TAMPA — Lauren Shiner's back yard buzzes to life each morning.
Amid the strawberries, tomatoes, antique roses and oriental lilies, tens of thousands of honeybees come and go from a yellow and brown box.
But until Hillsborough County commissioners change the rules to allow domestic honeybees in neighborhoods, Shiner and other backyard beekeepers are skirting the law.
Shiner, along with some bee experts, see plenty of upside to the hobby: They say backyard hives can help the species thrive while combating the spread of Africanized bees, which are more aggressive than beekeeper-monitored bees.
"Having managed honeybees that are out in the environment competing for the same resources helps discourage Africanized bees," said Jerry Hayes, a bee expert for the Florida Department of Agriculture and Consumer Services.
Because of supportive experts and hobbyists' impassioned pleas, the County Commission is considering rules that would allow beekeeping outside of agriculturally zoned areas.
Commission Chairman Al Higginbotham said he supports backyard hives.
"I think it is good for the environment, and it certainly helps with pollination of our native species," he said.
The proposal would allow a residential property of 10,890 square feet or less to have up to two bee colonies, according to a draft by county senior planner Tom Hiznay. The hives would have to be placed at least 25 feet from all lot lines. If there's a flyway barrier — typically a fence or dense hedge — between the hives and property line, the hives can be as close as 10 feet from the lot line.
But not everyone thinks bees are meant for the 'burbs.
There is likely to be some continued debate about the particulars of the legislation as backyard honeybees have their opponents. At Shiner's hive in Carrollwood, bees fly in and out of a box that rests about 8 feet from the property line and next to a fence.
"I've been the lonely voice of concern," County Commissioner Victor Crist said. "I have family that are very nearly deathly allergic to bees. I have seen what it means to them."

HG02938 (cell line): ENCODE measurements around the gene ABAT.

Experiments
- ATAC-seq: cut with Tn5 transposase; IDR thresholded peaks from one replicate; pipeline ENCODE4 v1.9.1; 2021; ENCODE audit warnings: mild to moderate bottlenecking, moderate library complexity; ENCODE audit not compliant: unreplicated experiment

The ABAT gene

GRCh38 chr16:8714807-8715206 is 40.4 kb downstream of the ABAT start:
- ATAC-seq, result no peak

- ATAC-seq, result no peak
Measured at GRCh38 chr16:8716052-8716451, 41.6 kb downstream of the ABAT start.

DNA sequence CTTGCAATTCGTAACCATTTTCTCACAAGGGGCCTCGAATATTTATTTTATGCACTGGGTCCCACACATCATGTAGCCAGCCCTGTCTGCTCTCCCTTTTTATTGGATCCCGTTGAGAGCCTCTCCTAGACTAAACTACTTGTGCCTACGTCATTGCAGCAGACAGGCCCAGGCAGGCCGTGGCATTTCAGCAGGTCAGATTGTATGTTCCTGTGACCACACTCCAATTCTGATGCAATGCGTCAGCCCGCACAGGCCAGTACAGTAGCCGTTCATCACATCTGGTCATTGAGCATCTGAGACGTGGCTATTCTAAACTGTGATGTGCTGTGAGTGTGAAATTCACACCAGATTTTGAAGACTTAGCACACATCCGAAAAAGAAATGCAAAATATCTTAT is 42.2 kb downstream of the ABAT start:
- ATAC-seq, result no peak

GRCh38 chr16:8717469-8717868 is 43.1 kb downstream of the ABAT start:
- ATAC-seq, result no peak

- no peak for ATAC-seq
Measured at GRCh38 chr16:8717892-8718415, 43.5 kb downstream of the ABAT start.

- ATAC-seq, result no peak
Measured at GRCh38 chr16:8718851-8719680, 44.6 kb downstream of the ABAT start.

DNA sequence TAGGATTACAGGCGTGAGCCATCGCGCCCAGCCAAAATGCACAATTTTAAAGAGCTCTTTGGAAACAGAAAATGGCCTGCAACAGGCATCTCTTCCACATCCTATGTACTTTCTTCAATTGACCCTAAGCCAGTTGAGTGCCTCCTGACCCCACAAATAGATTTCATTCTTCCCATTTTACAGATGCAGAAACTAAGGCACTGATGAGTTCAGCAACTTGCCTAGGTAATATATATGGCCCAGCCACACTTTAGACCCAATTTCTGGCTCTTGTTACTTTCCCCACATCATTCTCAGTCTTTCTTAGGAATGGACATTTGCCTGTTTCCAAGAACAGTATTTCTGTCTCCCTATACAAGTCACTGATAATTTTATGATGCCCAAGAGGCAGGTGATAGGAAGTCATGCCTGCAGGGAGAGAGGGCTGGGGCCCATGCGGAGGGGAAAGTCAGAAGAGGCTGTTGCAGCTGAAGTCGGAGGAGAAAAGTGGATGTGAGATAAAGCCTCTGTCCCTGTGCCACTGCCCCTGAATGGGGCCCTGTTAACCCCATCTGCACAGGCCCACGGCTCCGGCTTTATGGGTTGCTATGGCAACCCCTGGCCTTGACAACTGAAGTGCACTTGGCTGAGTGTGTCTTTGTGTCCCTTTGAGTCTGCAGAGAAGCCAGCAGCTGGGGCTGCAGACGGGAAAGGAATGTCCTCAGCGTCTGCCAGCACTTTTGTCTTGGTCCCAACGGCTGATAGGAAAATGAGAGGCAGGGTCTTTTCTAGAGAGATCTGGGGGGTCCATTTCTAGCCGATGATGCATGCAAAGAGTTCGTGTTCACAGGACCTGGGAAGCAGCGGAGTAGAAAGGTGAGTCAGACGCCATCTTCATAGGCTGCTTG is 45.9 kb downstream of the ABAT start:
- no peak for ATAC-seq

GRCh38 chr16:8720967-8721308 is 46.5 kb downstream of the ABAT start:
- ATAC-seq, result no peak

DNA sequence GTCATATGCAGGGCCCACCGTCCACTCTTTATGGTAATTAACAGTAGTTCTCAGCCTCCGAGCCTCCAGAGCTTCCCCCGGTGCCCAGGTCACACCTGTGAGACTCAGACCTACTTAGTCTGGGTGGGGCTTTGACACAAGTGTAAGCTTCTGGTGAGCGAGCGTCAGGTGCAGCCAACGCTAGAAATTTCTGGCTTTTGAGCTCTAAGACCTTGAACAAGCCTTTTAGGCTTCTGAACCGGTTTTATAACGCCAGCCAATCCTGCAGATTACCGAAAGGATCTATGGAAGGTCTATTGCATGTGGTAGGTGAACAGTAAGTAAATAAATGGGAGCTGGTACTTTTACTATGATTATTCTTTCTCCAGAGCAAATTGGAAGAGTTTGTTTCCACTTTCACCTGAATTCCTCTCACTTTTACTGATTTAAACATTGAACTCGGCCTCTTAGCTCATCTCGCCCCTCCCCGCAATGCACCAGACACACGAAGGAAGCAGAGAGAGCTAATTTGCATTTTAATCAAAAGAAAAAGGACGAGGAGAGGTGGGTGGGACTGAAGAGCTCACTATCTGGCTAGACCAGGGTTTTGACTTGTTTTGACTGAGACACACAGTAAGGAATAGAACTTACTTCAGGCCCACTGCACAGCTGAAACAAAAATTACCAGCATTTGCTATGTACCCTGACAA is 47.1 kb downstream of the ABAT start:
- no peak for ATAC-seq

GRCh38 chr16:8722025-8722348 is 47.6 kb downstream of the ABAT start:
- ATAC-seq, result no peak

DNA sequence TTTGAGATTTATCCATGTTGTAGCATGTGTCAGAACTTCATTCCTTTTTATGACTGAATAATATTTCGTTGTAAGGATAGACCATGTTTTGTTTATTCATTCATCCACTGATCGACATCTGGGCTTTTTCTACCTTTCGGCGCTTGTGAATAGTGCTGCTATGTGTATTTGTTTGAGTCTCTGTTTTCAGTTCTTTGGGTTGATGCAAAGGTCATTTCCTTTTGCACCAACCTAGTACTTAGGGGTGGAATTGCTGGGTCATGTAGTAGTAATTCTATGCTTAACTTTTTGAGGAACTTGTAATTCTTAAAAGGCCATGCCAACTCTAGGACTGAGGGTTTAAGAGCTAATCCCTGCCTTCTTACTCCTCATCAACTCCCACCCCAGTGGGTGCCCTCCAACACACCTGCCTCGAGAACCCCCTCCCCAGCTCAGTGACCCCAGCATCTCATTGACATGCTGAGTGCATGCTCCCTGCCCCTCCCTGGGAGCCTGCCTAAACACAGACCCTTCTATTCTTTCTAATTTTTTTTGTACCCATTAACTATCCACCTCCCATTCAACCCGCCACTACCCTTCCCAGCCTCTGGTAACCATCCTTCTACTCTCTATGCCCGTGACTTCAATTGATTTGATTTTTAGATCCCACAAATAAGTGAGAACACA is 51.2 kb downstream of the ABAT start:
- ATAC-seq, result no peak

A 6-foot fence will not sufficiently limit the spread of the bees, Crist said.
"It's a hard sell to prove to me that raising thousands of bees in a highly urban environment is safe for the general public," he said.
While Crist said he is not entirely opposed to allowing managed beehives on residentially zoned land, he said there need to be significant barriers.
"If you want to go into that type of hobby, you're going to need a big piece of land," he said.
Before commissioners vote on the legislation, there will be an Aug. 10 workshop and then two public hearings.
In unincorporated Pinellas County, beehives are allowed only on three specific types of residential land. That prevents many homeowners having bees, said John Cueva, zoning manager for the Pinellas County Planning Department.
But, regardless of the legislation that might be passed in Hillsborough, many residents will likely continue to keep beehives.
"If you don't let us legally, we'll just go underground. Then you won't have any control," said Shiner, 56.
"I will have to tell you if you were going to tell me three years ago I was going to have bees, I would have thought you were a downright nut."
Eric P. Newcomer can be reached at firstname.lastname@example.org or (813) 226-3401.